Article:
Off-Ramp host John Rabe and contributors share thoughts on arts, culture, and life in L.A.

Acres of Books possible future laid out in new report -- time for you to weigh in

The Long Beach Gazette’s Harry Saltzgaver outlines the draft EIR for a project called The Art Exchange, which would replace the late lamented Acres of Books in Long Beach, one of the best book stores in the galaxy*.

“About two-thirds of the Broadway block, between Broadway and Third Street from Long Beach Boulevard to Elm Avenue, would remain a parking lot waiting for future construction. The new building would fill the northwest corner of the block over to the Acres of Books building.”

Harry’s report also includes info about how you can respond to the plan.

*Portland is in a different universe, as we all know.

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Steve Julian puts on his restaurant reviewer hat for new/old Villa Sombrero in Highland Park



(Manuel Salazar, who reopened Villa Sombrero. Credit: Steve Julian)

I have never – ever – had a favorite restaurant reopen as it was. The original Lowenbrau is no more. Algemac’s on San Fernando is reopening as a cofffee shop, but it ain't gonna be the same without the original Googieosity. Alto Palato is dead and mourned by many. And that little sandwich joint in Saint Paul was killed by Subway.

But in Highland Park, un milagro has happened, and we can now officially tell Tom Wolfe to go to hell, and buy a new suit while he's at it.

Steve Julian, our local Morning Edition host, gushes gustatorily about it in the LA Weekly's Squid Ink food section.

Nice work, Steve. I guess it’s time to go back. Alas, I’m allergic to avocado -- but not margaritas.

(Check out John's weekly show Off-Ramp!)

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Turn this year's Christmas tree into NEXT year's Christmas tree

LA County just sent out its guidelines for dealing with O Trashenbaum. On Mackinac Island they use old Christmas trees to mark the ice bridge between the Island and Saint Ignace, the closest town on the mainland. Since they don't need buoys between the Port and Catalina, best refer to the news release below.

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Holiday Greening is Easy - Recycle your Christmas Tree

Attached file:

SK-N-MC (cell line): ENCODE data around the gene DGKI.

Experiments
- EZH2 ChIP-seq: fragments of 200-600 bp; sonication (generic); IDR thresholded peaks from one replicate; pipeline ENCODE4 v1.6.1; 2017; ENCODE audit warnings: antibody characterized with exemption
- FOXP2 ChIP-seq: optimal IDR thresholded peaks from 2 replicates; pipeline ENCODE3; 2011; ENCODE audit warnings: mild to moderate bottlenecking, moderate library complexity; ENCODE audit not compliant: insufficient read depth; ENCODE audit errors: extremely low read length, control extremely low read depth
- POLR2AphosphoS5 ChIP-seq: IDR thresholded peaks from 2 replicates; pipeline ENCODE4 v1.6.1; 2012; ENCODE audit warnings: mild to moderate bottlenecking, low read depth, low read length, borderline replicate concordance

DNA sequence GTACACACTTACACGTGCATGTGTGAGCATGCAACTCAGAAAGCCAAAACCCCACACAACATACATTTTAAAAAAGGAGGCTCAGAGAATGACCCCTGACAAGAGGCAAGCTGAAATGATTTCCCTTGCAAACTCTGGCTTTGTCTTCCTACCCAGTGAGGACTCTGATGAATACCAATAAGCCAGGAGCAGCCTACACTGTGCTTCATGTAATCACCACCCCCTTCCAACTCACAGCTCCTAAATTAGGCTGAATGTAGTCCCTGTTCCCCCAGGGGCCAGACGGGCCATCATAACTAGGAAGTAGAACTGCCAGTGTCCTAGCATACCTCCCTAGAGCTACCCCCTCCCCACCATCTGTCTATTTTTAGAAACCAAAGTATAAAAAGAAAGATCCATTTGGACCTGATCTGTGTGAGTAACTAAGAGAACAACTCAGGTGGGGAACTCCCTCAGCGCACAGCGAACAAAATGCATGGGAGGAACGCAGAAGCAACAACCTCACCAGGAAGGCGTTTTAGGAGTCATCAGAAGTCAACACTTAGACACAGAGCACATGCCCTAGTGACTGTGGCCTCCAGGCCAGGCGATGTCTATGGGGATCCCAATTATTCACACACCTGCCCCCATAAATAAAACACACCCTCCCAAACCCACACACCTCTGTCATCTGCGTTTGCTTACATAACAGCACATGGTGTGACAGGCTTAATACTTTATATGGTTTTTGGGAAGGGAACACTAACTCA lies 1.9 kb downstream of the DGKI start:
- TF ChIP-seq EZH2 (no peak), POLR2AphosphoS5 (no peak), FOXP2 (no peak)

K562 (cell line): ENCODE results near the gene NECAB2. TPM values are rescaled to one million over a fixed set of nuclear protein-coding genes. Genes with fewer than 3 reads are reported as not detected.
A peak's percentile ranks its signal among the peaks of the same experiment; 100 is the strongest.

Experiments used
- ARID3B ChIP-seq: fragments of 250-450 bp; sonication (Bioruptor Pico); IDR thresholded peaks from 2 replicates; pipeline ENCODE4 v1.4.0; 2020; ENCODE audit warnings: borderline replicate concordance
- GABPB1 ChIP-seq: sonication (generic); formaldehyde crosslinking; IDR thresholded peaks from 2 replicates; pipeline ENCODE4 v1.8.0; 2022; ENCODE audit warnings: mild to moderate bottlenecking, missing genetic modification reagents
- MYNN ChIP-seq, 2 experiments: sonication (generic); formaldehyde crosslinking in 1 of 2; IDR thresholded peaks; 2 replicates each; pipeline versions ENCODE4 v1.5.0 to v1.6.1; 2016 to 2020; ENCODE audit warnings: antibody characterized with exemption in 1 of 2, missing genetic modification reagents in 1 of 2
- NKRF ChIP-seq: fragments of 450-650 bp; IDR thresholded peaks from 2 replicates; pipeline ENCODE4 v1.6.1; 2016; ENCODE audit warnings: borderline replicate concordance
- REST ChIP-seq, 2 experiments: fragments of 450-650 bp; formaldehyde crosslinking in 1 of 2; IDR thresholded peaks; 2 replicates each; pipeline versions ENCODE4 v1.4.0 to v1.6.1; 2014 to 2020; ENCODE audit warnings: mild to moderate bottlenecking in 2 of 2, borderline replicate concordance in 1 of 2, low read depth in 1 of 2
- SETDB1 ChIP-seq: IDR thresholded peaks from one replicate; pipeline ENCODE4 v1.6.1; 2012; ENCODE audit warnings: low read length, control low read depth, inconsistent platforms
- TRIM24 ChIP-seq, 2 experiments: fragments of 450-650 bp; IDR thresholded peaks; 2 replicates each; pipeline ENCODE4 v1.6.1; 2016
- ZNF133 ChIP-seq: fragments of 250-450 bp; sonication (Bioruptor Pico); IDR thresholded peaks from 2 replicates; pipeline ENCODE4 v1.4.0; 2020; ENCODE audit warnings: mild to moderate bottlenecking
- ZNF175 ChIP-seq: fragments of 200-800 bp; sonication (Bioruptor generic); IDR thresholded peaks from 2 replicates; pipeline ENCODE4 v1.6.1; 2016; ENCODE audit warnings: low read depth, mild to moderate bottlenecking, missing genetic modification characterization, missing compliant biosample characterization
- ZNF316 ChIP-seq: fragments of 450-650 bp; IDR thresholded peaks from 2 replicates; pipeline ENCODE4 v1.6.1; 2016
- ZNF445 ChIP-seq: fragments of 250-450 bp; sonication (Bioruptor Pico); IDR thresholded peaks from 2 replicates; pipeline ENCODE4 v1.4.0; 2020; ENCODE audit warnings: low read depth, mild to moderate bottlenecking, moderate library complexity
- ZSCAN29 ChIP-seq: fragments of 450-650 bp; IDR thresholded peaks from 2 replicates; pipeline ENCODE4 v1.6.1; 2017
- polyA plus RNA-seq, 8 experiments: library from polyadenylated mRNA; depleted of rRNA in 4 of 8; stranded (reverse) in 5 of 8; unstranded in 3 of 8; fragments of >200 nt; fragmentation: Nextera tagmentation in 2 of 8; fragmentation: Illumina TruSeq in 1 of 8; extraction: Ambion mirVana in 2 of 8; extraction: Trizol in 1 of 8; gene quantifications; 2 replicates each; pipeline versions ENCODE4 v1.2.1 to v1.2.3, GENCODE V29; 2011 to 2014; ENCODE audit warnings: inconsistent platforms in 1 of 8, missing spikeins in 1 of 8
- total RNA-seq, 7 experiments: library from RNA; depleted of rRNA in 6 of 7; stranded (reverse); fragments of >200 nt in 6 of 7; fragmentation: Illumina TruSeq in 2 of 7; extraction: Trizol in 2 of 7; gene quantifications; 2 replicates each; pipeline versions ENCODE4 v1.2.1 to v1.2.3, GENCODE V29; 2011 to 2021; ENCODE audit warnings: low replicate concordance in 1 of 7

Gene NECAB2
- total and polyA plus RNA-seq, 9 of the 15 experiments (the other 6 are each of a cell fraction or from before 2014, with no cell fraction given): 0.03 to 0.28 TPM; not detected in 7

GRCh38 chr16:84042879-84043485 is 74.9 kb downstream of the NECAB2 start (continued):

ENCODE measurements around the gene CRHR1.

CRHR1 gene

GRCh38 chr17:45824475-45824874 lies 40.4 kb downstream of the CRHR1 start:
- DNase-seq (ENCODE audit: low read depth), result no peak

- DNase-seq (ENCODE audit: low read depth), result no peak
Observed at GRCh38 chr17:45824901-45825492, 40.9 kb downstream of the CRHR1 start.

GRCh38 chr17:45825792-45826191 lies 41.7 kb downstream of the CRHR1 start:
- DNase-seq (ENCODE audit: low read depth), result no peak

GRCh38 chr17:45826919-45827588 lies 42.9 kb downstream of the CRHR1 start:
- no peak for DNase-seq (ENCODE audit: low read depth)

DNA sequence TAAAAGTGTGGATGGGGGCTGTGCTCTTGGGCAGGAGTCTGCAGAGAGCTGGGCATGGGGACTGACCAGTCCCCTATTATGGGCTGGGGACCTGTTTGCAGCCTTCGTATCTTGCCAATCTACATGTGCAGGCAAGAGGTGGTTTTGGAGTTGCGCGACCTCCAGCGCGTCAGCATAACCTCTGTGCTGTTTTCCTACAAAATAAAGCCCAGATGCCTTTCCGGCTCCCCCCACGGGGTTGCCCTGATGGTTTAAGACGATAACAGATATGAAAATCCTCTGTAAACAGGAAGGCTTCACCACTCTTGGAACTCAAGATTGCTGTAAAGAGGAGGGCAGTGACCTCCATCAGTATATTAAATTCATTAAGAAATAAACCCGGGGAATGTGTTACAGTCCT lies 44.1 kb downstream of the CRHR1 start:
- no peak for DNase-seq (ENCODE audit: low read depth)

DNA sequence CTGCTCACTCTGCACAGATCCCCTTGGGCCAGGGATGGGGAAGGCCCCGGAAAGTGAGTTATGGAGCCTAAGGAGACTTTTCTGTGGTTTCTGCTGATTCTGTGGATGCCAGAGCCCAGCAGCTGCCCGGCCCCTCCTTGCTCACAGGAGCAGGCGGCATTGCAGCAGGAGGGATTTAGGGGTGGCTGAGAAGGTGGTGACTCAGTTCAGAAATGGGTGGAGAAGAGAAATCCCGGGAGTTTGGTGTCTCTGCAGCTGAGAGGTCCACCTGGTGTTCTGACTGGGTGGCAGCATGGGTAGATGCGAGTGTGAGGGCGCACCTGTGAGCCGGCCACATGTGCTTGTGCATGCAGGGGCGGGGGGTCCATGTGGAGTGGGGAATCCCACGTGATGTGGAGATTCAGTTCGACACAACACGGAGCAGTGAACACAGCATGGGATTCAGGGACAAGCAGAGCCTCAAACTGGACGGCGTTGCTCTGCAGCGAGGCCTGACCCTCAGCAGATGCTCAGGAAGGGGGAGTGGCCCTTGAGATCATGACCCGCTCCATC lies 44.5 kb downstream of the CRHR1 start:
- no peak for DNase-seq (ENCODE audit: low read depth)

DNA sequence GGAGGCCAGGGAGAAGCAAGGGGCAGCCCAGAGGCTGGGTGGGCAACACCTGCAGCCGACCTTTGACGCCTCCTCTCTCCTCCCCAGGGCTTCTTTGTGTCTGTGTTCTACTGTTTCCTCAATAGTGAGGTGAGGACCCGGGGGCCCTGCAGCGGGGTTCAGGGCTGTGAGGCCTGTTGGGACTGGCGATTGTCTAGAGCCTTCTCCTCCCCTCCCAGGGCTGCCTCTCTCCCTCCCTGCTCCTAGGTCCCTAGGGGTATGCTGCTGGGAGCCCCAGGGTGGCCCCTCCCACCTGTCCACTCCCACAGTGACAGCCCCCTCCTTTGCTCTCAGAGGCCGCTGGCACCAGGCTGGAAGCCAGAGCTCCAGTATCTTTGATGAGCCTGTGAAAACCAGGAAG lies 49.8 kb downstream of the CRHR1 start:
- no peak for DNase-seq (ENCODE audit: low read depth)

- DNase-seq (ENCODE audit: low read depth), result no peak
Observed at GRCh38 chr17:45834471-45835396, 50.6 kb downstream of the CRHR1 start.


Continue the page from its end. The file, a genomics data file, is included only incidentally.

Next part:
Between Thanksgiving to New Year’s Day, Americans throw away 25 percent more trash than during any other time of year.  This year, help reduce the trash load and take the work out of getting rid of your Christmas tree - recycle it! 
 
Starting December 26, 2009 through January 16, 2010, residents can recycle their Christmas trees by placing them at curbside on their regular collection day or taking them to a collection site. 
 
To enjoy the benefits of this special holiday recycling service, residents must remove all ornaments including tinsel, decorations, and metal and plastic tree stands from their trees before placing them at curbside or turning them in at a collection site.  Trees over six feet tall should be cut in half for easier collection. 
 
Residents who miss the curbside recycling dates can cut their trees into smaller pieces and place them in their green waste container.  The trees collected by residential waste haulers will be recycled into compost, mulch, or ground cover.  This helps preserve our natural resources and reduce waste too.

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New York Times blows it on Henry Winkler’s kids book – Hank Zipzer is not “underachieving,” he’s dyslexic.

Except for one thing, Sarah Lyall wrote a strong NYT article about the British theatre’s pantomime tradition.

She mentions all the stars who’ve been glad to perform in these farcical fooleries, from Pamela Anderson to Sir Ian McKellen, with extensive quotes from Henry Winkler. But then she writes of Winkler:

He is also the co-author of the Hank Zipzer series, about an underachieving fourth grader, which has sold about three million copies, he said.

Doh! Hank “underachieves” because he’s got dyslexia, which is the whole point of the series. Winkler co-wrote these fun books (with Lin Oliver) to tell his own story about dealing with dyslexia, and to help kids (and their parents) deal with it.

I would not want to be standing near a fan at the New York Times anytime soon.

By the way, you can buy the Hank Zipzer collection from Amazon, and have part of the proceeds go to KPCC. The books are fun to read and enlightening without being messagy.

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